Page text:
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Republican National Committee Uses #ObamaonEmpty To Fuel Attacks On Obama's Energy Policy

BY Sarah Lai Stirland | Thursday, March 15 2012

Republicans accelerated their rhetorical assaults against President Obama on Thursday, hitting him hard in speeches and online over gas prices as those prices rise, and Obama’s poll numbers go down.

The Republican National Committee has been stoking the conversation in the past couple of days by asking people on Twitter to share photographs of their gas bills when filling up at the pump.

“Keep sending us your #ObamaonEmpty photos – how much are you paying at your local station? Tweet us and we’ll RT and follow you back,” a note sent out by the RNC account read Thursday.

So far, the campaign doesn’t seem to have elicited a huge response, with a few responses trickling in from Macon, Georgia ($4.99 a gallon) Raleigh, North Carolina ($3.91 a gallon,) and San Francisco ($4.59 a gallon.) and elsewhere. R.C. Mahoney, a regional press secretary for the RNC, noted on Twitter that the “cost of regular gas across the street from @BarackObama’s energy speech today” was $4.44.

Average gas prices for regular gas have inched up in the past year to $3.80 from $3.54 a gallon a year ago, according to the web site Gasbuddy.com, a popular site that helps people find the cheapest gas prices in their vicinity.

As The Washington Post points out, voters are blaming the president for the rise in prices, even if their logic is flawed. So the Republicans are pushing that topic of conversation on the campaign trail, on television and online.

For his part, Mitt Romney blamed Obama’s policies of restricting drilling in the Gulf of Mexico and the Arctic National Wildlife Refuge and blocking the development of the Keystone pipeline as examples of Obama’s flawed approach to energy policy. But his campaign hasn’t been as active online as his GOP competitors in pushing the energy theme.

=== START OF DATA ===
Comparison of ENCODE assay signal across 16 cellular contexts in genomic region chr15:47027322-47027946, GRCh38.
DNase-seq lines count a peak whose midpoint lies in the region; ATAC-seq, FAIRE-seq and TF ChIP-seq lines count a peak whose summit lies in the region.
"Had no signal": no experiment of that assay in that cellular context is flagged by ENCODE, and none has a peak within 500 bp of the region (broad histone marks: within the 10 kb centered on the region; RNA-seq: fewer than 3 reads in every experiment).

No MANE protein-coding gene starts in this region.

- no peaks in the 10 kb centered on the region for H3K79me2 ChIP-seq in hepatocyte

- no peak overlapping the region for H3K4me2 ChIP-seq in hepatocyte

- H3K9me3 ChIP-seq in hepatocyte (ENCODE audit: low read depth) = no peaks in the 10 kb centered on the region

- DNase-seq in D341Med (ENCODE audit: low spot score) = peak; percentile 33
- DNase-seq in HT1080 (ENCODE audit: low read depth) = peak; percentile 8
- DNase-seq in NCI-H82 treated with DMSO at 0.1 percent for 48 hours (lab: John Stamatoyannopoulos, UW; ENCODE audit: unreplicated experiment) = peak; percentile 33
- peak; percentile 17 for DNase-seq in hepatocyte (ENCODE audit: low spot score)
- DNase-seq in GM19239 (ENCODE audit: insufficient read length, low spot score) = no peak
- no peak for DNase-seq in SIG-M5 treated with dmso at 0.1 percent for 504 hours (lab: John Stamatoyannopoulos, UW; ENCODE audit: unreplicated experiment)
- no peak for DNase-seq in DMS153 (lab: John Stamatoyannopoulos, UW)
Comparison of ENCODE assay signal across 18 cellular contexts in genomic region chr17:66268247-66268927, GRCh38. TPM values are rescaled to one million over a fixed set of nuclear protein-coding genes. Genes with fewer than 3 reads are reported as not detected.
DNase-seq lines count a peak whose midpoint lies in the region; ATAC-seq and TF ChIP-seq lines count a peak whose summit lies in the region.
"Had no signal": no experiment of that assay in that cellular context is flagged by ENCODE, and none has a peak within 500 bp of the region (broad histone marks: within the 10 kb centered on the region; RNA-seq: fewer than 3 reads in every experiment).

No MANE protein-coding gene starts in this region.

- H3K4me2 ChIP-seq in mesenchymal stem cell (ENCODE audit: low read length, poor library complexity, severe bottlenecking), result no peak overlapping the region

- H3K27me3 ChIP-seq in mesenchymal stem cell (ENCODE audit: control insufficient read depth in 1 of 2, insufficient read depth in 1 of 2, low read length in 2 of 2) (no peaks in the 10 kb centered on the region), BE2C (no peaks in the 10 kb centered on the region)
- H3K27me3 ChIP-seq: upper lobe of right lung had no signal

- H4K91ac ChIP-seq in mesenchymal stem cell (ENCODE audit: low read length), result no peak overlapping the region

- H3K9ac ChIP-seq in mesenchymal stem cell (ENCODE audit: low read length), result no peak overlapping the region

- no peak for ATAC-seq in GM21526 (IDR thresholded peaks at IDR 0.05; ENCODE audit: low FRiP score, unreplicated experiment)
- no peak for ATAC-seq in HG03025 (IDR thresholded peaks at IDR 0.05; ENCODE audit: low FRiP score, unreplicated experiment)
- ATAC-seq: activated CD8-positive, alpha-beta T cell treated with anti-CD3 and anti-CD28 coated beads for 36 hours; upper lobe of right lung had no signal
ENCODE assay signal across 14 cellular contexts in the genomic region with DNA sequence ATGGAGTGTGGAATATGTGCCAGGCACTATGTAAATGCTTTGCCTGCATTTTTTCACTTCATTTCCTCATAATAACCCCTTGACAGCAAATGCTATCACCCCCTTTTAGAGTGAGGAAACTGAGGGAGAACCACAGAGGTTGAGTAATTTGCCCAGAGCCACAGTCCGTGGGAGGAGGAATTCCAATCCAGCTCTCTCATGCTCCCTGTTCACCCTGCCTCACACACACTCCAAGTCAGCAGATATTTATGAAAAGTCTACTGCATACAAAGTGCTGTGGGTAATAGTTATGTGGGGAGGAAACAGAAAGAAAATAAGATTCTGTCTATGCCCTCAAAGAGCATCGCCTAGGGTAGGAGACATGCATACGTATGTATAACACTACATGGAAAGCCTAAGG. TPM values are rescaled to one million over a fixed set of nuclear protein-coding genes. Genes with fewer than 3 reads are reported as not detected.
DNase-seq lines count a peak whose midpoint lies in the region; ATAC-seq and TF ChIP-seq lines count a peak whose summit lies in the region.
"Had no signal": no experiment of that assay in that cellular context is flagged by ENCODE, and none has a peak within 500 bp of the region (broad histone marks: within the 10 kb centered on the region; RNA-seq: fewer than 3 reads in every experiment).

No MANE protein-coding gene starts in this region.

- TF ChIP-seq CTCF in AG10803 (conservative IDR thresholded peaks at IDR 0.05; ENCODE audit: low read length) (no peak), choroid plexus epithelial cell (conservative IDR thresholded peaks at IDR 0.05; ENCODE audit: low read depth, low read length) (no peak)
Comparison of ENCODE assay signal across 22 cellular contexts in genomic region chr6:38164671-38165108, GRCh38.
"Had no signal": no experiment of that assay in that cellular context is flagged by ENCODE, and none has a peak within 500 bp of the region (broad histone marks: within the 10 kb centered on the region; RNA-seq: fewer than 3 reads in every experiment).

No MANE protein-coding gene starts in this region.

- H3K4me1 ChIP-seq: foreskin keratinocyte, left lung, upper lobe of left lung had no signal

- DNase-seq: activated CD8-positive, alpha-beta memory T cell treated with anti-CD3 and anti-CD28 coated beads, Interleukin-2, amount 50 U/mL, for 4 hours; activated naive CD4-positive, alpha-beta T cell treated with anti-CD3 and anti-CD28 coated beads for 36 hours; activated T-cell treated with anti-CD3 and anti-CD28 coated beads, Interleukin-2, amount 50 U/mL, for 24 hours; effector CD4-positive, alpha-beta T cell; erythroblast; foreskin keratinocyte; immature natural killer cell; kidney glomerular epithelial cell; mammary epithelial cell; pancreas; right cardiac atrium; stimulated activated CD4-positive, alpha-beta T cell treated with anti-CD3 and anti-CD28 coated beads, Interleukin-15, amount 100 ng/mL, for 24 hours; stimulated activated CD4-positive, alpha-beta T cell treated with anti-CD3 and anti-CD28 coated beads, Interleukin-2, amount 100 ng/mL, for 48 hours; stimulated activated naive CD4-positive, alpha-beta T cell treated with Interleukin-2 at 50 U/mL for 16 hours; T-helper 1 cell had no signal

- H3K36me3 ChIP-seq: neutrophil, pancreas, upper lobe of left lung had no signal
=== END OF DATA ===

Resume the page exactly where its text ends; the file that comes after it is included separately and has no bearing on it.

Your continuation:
Perhaps he’s leaving it up to the RNC, which was sending out links to attack videos and speeches by other members of the party criticizing Obama for his policies. The RNC amplified Obama’s phrase “no silver bullets” on gas prices with an online attack ad on Wednesday, and Louisiana Governor Bobby Jindahl responded to Obama’s energy speech on Thursday by saying that “we as a country should certainly at least be firing all the bullets we do have.”

Meanwhile, Newt Gingrich’s campaign promoted a 30-minute YouTube video of a campaign stop speech the candidate made in Schaumberg, Illinois on Wednesday, where he charged that Obama wasn’t doing enough to capitalize on the potential of natural gas.

Rick Santorum, for his part, left it up to the Red, White and Blue Fund, a SuperPAC supporting him, to pound away at Obama over his energy policy. The SuperPAC recently came up with a new television ad and YouTube video ad accusing Obama of keeping the United States dependent on oil imports.

As National Journal pointed out, President Obama has tried to address Americans’ concerns over gas prices by giving three speeches on energy within the space of two weeks. Online, his campaign released an infographic that tried to summarize in an easy-to-digest manner the realities of what’s been happening to oil and gas production under his watch. (The graphics show domestic oil production going up and oil imports declining, to counter the Republicans’ criticisms.)

And his campaign on Thursday tweeted out links to a slickly-produced web page with charts and a YouTube video describing his “all of the above” approach to energy policy, which again, attempts to counter the Republicans’ effort to paint the president as someone who’s not pulling out all the stops to lower energy prices.

But for the most part, the official Obama campaign Twitter account seemed to be ignoring the RNC's ongoing attacks on their candidate over energy policy and gas prices, and the Democratic National Committee just tweeted out just one link to one policy post about gas prices on Tuesday.

It was Obama himself who countered the criticisms leveled against his energy policies on Thursday. And oddly, he picked on Gingrich, even though the former Speaker of the House is lagging behind Romney and Santorum in the race for the Republican presidential nomination.

"They head down to the gas station; they make sure a few cameras are following them, and then they start acting like we've got a magic wand and we will give you cheap gas forever if you just elect us," the president said in his speech at Prince George's Community College in Largo, Maryland on Thursday. "Been the same script for 30 years. It's like a bad rerun."